EU zero pollution action plan: focus on the aquatic environment

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28 Jun

On 12 May 2021, the European Commission adopted the EU action plan "Towards a Zero Pollution for Air, Water and Soil". Several policy initiatives will aim to improve water quality and protect the aquatic environment. Rather than announcing completely new initiatives, the action plan tries to put in coherence a number of legislations – existing ones for which the implementation must be improved or legislations that need to be revised and updated – in order to bring the EU closer to zero pollution.

The zero pollution action plan was expected as one of the key elements for the roll-out of the European Green Deal. Its 2030 targets include:
  • improving air quality to reduce the number of premature deaths caused by air pollution by 55%;
  • improving water quality by reducing waste, plastic litter at sea (by 50%) and microplastics released into the environment (by 30%);
  • reducing by 25% the EU ecosystems where air pollution threatens biodiversity; and
  • reducing the share of people chronically disturbed by transport noise by 30%.
Beyond those specific targets, the action plan outlines a number of priorities relevant for the aquatic environment.
The Commission will review the Marine Strategy Framework Directive by 2023, taking into account the state of implementation of EU laws addressing key pollution sources and the need to reduce plastic and other litter, underwater noise and contaminants. Building upon the success of the recently agreed EU threshold value on beach litter, as part of the Directive’s implementation, the Commission will work with Member States to establish EU threshold values for maximum levels of underwater noise stemming from maritime transport, construction, dredging and other offshore activities.
The action plan recalls that the Water Framework Directive has been found ‘fit for purpose’ and thus does not need to be revised. However, the Commission underlines that when it comes to freshwater and marine pollution, achieving ‘good status’ under the Water Framework Directive and the Marine Strategy Framework Directive would bring the EU close to realising the zero pollution ambition for all aquatic ecosystems.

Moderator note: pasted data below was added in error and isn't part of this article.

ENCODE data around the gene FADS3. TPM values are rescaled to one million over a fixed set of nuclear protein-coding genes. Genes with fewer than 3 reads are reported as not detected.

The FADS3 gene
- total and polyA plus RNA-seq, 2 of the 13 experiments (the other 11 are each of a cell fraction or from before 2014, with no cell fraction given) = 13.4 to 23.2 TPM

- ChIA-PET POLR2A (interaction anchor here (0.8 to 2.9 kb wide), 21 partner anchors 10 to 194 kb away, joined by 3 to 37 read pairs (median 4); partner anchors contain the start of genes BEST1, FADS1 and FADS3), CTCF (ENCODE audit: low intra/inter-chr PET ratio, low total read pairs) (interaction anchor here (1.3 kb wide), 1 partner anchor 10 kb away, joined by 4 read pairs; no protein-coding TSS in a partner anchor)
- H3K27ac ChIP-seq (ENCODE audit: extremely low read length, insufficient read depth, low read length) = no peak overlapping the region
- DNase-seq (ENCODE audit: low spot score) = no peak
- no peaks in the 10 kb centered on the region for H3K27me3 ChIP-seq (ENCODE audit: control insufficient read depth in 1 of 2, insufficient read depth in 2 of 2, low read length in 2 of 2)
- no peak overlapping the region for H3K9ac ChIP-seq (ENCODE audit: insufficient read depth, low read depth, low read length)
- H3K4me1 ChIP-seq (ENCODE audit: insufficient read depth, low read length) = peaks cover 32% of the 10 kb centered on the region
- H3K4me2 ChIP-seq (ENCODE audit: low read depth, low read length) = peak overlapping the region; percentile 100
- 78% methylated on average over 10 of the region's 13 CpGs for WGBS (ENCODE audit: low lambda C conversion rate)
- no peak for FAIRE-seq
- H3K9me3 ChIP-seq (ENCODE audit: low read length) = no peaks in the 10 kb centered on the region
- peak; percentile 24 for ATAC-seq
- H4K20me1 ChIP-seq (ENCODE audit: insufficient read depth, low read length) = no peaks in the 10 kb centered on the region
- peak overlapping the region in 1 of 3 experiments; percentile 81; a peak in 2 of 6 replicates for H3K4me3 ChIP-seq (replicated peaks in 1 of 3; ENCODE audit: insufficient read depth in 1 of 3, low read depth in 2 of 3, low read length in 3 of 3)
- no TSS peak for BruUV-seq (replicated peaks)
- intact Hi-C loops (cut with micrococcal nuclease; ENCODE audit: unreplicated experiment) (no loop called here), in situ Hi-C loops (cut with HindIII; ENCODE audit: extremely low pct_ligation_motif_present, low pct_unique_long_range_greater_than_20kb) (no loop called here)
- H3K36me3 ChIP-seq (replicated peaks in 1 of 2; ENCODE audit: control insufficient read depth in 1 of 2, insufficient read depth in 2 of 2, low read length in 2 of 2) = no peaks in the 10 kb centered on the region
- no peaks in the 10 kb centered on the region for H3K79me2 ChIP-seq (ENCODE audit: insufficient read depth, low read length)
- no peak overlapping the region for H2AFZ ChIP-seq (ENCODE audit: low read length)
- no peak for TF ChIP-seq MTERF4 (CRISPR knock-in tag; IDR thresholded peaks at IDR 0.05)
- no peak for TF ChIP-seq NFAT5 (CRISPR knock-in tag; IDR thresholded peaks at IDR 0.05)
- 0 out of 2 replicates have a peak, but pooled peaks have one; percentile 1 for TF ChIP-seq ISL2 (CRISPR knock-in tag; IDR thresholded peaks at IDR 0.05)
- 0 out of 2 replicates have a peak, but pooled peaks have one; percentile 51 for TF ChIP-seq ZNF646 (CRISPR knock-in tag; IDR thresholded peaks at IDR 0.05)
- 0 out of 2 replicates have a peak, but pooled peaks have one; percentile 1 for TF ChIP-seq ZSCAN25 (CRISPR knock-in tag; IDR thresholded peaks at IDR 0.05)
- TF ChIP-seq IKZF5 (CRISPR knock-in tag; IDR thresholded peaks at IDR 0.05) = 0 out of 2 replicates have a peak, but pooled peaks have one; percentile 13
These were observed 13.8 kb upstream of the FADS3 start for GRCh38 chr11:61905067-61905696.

The Commission will also review the Urban Waste Water Treatment Directive. On 28 April 2021, an open public consultation has opened for 12 weeks for stakeholders and European citizens to have their say. This Directive will be revised with the main objective of preparing the EU and its Member States for any new epidemic: the Commission will analyse the possibility to introduce permanent monitoring of health relevant parameters in wastewaters. However, this piece of legislation is also important from the recreational fishing community perspective as it has been a major drive to clean up European rivers.

In parallel, the Commission will update the lists of problematic substances for surface water and groundwater will protect nature and human health from the most relevant substances based on the most up-to-date scientific insights. This will imply updates of the Water Framework Directive and the Ground Water Directive Annexes. A public consultation will be opened during the third quarter of 2021.
On the international stage, the EU will continue to foster cooperation between relevant regional fora, such as in European river basins (Rhine, Danube) as well as support the coordination of 10 regional sea basins to jointly measure, assess and tackle different types of pollution. In addition, the Commission will pursue the global uptake and implementation of the UNECE Convention on the Protection and Use of Transboundary Watercourses and International Lakes and strengthen International Ocean Governance as well.

In the end, along all these forthcoming initiatives, the focal point of this zero pollution action plan will be a stricter implementation of existing EU laws that currently protect our oceans, seas and fish.
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